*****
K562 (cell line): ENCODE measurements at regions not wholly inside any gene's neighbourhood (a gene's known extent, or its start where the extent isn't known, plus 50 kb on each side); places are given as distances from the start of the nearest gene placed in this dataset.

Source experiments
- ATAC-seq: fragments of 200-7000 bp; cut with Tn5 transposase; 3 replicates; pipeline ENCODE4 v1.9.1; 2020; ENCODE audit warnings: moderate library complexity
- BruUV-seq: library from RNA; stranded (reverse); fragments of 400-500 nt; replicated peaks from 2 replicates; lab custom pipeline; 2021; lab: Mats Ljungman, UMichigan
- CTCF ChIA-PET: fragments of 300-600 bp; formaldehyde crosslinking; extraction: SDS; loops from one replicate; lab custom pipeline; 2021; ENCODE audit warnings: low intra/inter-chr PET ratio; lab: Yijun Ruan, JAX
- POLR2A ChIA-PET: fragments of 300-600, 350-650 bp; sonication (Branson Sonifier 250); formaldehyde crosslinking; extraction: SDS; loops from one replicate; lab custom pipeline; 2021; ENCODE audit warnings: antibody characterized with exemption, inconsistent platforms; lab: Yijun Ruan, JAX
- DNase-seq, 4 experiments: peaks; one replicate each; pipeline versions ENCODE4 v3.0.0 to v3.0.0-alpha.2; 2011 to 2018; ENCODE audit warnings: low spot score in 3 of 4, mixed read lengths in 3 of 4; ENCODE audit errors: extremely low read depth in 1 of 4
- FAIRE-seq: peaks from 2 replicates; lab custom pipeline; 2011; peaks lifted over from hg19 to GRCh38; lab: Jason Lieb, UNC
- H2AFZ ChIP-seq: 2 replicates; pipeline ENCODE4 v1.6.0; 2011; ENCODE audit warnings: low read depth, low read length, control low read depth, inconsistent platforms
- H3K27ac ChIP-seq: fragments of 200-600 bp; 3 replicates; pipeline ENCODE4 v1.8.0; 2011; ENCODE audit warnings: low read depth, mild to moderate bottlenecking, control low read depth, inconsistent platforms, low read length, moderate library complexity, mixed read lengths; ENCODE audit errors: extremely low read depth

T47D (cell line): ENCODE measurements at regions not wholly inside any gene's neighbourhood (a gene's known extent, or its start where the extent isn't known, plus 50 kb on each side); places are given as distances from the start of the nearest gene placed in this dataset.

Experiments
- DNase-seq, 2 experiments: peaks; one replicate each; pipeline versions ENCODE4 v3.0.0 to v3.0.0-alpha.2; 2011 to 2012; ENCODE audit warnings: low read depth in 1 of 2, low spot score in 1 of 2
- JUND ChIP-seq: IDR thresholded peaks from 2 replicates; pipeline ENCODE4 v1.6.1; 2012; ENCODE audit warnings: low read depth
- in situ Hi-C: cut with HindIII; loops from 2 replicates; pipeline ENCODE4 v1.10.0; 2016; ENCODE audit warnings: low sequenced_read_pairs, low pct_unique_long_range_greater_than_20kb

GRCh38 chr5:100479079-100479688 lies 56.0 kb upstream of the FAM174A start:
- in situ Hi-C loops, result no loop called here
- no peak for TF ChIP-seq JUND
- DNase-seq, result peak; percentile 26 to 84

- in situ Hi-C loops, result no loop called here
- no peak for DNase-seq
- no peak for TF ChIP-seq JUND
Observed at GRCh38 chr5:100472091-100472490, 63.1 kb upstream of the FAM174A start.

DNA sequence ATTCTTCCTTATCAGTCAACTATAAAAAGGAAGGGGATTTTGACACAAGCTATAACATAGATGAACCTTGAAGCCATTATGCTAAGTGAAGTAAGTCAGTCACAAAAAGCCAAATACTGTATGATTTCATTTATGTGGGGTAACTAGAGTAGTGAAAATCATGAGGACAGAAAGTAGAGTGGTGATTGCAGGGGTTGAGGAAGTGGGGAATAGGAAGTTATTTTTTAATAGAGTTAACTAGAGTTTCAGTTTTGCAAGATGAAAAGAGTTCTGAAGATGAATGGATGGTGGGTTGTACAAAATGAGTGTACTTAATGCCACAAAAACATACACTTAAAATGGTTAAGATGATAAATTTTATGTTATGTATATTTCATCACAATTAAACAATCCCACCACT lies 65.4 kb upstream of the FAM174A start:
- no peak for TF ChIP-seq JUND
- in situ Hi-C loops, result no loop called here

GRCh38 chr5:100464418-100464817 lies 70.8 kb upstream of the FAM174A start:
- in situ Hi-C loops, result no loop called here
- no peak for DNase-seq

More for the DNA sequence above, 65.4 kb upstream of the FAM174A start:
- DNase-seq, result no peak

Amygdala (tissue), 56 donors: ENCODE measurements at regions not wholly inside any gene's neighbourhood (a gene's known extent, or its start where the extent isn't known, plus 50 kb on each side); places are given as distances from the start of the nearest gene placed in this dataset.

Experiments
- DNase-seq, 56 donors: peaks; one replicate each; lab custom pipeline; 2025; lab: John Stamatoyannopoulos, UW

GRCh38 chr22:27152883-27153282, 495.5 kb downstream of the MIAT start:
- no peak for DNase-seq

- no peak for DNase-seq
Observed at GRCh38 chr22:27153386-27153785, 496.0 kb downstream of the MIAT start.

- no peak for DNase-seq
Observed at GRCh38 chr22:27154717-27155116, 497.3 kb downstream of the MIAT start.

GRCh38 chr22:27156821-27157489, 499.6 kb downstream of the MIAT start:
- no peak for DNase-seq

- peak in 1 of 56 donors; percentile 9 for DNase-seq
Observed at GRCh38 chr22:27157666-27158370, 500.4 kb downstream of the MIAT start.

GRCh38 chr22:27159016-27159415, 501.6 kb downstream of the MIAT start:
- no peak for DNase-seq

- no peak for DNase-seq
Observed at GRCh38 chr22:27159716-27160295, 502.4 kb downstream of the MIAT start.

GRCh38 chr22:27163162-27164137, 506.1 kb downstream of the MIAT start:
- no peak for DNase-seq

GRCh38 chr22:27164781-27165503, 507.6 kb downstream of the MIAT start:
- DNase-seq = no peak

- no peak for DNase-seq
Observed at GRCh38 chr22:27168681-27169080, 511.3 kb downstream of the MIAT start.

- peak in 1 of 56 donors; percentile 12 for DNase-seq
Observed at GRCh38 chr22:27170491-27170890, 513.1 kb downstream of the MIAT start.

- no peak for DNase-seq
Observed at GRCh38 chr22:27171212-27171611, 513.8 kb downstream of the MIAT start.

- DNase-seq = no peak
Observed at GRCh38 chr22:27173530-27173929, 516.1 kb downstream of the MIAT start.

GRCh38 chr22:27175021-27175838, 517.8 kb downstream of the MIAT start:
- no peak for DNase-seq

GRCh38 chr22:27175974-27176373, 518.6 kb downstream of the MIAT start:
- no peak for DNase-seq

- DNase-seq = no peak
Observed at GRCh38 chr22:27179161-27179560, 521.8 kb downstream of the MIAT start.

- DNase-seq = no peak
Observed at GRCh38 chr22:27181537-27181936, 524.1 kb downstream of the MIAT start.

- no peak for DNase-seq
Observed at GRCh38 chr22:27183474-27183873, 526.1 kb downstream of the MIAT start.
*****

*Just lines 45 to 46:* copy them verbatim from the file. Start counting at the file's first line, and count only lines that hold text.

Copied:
GRCh38 chr22:27159016-27159415, 501.6 kb downstream of the MIAT start:
- no peak for DNase-seq